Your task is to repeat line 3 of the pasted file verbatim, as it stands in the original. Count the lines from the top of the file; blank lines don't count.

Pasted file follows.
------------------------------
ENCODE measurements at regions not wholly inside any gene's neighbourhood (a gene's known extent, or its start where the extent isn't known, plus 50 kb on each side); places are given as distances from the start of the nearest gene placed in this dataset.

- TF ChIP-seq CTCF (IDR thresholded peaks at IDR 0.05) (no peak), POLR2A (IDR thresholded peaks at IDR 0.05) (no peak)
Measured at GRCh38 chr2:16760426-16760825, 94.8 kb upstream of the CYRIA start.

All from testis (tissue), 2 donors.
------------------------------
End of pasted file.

Measured at GRCh38 chr2:16760426-16760825, 94.8 kb upstream of the CYRIA start.